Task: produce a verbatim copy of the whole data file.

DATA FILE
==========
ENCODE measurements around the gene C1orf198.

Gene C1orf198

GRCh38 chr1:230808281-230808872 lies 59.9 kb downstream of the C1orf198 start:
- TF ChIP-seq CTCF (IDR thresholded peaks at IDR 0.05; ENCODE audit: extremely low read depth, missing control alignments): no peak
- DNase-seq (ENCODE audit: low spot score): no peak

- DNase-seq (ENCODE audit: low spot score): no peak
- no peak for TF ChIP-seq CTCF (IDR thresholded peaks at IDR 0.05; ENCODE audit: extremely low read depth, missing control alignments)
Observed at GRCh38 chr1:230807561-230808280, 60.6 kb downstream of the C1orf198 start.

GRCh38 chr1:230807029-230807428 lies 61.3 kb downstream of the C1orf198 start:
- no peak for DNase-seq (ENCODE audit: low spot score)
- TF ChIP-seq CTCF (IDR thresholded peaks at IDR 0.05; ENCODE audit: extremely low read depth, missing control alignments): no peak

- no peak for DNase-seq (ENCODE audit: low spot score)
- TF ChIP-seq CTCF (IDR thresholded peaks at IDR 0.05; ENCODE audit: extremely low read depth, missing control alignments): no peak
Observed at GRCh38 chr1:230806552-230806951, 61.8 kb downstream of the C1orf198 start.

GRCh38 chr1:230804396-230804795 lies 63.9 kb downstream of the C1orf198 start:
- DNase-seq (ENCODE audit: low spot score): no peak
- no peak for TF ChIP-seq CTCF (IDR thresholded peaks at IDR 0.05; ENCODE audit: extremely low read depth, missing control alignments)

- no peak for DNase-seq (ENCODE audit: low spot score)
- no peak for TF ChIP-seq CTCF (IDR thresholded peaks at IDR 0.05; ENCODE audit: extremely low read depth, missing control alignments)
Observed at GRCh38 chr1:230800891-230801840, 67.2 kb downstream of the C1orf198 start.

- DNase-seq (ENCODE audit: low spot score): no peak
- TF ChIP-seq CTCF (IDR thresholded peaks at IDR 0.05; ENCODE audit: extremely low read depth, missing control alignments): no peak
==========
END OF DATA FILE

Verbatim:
ENCODE measurements around the gene C1orf198.

Gene C1orf198

GRCh38 chr1:230808281-230808872 lies 59.9 kb downstream of the C1orf198 start:
- TF ChIP-seq CTCF (IDR thresholded peaks at IDR 0.05; ENCODE audit: extremely low read depth, missing control alignments): no peak
- DNase-seq (ENCODE audit: low spot score): no peak

- DNase-seq (ENCODE audit: low spot score): no peak
- no peak for TF ChIP-seq CTCF (IDR thresholded peaks at IDR 0.05; ENCODE audit: extremely low read depth, missing control alignments)
Observed at GRCh38 chr1:230807561-230808280, 60.6 kb downstream of the C1orf198 start.

GRCh38 chr1:230807029-230807428 lies 61.3 kb downstream of the C1orf198 start:
- no peak for DNase-seq (ENCODE audit: low spot score)
- TF ChIP-seq CTCF (IDR thresholded peaks at IDR 0.05; ENCODE audit: extremely low read depth, missing control alignments): no peak

- no peak for DNase-seq (ENCODE audit: low spot score)
- TF ChIP-seq CTCF (IDR thresholded peaks at IDR 0.05; ENCODE audit: extremely low read depth, missing control alignments): no peak
Observed at GRCh38 chr1:230806552-230806951, 61.8 kb downstream of the C1orf198 start.

GRCh38 chr1:230804396-230804795 lies 63.9 kb downstream of the C1orf198 start:
- DNase-seq (ENCODE audit: low spot score): no peak
- no peak for TF ChIP-seq CTCF (IDR thresholded peaks at IDR 0.05; ENCODE audit: extremely low read depth, missing control alignments)

- no peak for DNase-seq (ENCODE audit: low spot score)
- no peak for TF ChIP-seq CTCF (IDR thresholded peaks at IDR 0.05; ENCODE audit: extremely low read depth, missing control alignments)
Observed at GRCh38 chr1:230800891-230801840, 67.2 kb downstream of the C1orf198 start.

- DNase-seq (ENCODE audit: low spot score): no peak
- TF ChIP-seq CTCF (IDR thresholded peaks at IDR 0.05; ENCODE audit: extremely low read depth, missing control alignments): no peak